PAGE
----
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ewH

Great post, Sig!

The fun/reality factor of life is definitely missing in IT and frankly, business in general. Our definition of work has been skewed by the same methods as the old style teacher that tries to "hammer in a commonly accepted curriculum, theories merely served as a digested and manipulated version of reality."

I'm looking forward to more great things coming from Thingamy soon.

Cheers,
-ewH

Duncan Drennan

I had a thingamy related thought rocket through my head while working on documentation today.... ;)

Let's assume that every company in the world is using thingamy (by this time you are more wealthy than Bill Gates and Warren Buffet combined). Now we know that thingamy maps real world objects. This means that effectively all things are mapped in thingamy.

Now the obvious thing that pops to mind is that many things would be mapped multiple times, which doesn't really make sense. For example, each of a bank's clients would have the bank's address, and so on, mapped. If the bank were to change its address, then all of its clients would also have to go and change their "bank" object's address....lots of replication.

The obvious solution would be to turn things on their head and only have one bank object, which the bank themselves would administer. So if the bank's address were to change, the next time one of its clients was to draw the raw info for a document it would be correct. (I'm sure by now you are seeing where I'm going with this....)

Obviously the bank's object would not be totally open – certain info would be "private" or "internal" etc. (to draw parallels with OO programming).

So the outcome would really be a "thingamy net", a second life (one that maps reality), an entire service that the world's info could run on. All of reality mapped to raw data, all of it waiting to have logical filters applied.....you up for it?

sig

Duncan, well of course! (being up for it :))

Interesting that you are picking up on that point - that is one of the traits of thingamy as it does not really set any fictional borders, not limited to a "corporation".
One side of that is it does not see any difference between resources - employees, contractors, government, neighbours, customers - all the same in principle.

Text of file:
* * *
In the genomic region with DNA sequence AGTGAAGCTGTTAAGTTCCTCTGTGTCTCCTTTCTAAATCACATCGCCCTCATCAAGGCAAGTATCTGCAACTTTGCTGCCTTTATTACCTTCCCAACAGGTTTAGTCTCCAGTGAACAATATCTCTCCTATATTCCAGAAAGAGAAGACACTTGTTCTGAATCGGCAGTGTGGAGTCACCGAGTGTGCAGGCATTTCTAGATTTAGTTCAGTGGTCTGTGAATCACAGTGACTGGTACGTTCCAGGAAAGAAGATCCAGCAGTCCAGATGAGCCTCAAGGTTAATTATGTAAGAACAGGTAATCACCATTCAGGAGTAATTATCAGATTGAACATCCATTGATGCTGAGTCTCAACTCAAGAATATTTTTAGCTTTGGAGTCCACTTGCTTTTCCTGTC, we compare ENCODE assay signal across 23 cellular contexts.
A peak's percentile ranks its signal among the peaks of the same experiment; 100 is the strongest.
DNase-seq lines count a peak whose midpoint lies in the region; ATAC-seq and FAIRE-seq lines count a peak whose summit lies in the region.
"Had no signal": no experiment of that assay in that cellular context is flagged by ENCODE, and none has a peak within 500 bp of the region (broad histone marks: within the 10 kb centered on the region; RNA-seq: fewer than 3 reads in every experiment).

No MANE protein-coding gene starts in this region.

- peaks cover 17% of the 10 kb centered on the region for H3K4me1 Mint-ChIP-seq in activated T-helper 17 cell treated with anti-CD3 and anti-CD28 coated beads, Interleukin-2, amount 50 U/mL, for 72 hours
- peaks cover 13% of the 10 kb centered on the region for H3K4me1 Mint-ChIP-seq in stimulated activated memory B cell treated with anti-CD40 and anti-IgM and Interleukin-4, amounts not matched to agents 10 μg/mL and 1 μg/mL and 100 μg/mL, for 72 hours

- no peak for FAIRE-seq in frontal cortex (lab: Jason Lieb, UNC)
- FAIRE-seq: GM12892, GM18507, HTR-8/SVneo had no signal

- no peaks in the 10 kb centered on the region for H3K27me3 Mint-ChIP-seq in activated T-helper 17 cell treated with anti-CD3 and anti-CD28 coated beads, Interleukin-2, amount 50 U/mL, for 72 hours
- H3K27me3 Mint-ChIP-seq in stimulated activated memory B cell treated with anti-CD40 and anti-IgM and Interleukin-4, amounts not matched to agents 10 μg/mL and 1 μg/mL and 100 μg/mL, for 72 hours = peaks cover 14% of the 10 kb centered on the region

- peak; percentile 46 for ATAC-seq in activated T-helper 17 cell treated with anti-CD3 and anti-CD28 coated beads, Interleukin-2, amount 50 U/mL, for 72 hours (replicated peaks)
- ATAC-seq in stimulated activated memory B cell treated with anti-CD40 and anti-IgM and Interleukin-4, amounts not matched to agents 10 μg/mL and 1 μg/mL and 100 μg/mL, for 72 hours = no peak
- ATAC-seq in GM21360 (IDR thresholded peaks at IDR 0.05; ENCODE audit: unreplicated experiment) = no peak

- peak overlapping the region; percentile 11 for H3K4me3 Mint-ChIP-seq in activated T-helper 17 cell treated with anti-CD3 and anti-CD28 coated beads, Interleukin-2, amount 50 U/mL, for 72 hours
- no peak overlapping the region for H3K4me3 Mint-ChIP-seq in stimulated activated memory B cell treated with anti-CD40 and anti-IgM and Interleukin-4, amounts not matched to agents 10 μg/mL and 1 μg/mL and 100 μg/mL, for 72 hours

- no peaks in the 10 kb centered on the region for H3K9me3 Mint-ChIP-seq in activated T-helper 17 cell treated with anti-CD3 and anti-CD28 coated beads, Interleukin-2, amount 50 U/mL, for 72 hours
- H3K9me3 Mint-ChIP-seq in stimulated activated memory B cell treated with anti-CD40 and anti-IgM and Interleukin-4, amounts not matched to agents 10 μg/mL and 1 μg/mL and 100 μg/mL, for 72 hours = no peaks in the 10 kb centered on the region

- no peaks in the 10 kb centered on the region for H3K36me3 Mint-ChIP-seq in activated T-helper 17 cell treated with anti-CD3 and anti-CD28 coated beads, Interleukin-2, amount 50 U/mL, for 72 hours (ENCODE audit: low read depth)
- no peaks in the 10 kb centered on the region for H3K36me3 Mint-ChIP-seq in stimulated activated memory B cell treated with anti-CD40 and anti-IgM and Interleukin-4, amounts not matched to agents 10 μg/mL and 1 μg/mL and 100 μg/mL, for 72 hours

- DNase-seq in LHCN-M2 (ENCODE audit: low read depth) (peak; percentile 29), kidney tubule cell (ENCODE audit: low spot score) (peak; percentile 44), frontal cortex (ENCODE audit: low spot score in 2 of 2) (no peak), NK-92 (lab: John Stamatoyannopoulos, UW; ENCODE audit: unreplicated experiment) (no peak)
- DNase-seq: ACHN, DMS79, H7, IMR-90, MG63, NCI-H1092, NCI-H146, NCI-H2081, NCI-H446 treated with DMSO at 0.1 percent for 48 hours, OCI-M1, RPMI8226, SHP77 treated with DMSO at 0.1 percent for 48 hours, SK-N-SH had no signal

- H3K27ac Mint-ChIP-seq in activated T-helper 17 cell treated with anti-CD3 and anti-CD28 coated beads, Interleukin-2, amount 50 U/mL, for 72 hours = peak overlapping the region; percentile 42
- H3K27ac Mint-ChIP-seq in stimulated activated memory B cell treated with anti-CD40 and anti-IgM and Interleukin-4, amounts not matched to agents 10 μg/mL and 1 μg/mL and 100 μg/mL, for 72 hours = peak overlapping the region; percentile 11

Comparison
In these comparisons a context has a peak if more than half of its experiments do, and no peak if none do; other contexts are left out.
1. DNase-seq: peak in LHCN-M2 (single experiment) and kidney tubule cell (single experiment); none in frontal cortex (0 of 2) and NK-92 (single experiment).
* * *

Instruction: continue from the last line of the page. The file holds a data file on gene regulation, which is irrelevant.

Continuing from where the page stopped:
That said it should not be dependent on having to run the whole world to work! A bit hard sell-in that I suspect... hehe

Back to the bank account, a very interesting object for this discussion as the funny thing is that I do interact with my bankaccount data-object online already. The account is already property of the bank, I'm just renting space therein and I have to interact directly with that data-object either by logging on at the bank or let my say accounting package do it.

So as you say, the data-object representing an account would be within the bank's system and if in compatible format my local system should be able to extract the data when needed for my reports. Even Quicken does that today with shareprices :)

Then extend that thinking to say my address. An address as a data-object does only represent one real-world object that never changes relationship - my house.
Like the bank I suspect there are local authorities that already have such data-objects. Then, in the system where I'm represented by a data-object the address and I would be linked... and so forth.
It's doable, it's already done but with much effort and on a piecemeal basis between very disparate systems.

Wow, indeed, food for thought here! But basically, one data-object per real-world object - and as small as possible, preferably only with properties that (almost) never change (me: name, birthdate, social security number). There would be no limit how atomised you could go - at the end it will be a question of finding a balance between practical and theoretically ideal models.
Just like physics, they still tweak their reality models as they find new and smaller buildingblocks :)

Duncan Drennan

"That said it should not be dependent on having to run the whole world to work! A bit hard sell-in that I suspect... hehe"

I must concur :) But, you get the idea. As real-world objects join the thingamy network they have the opportunity to take over their thingamy net objects.

Yes certainly...food for thought

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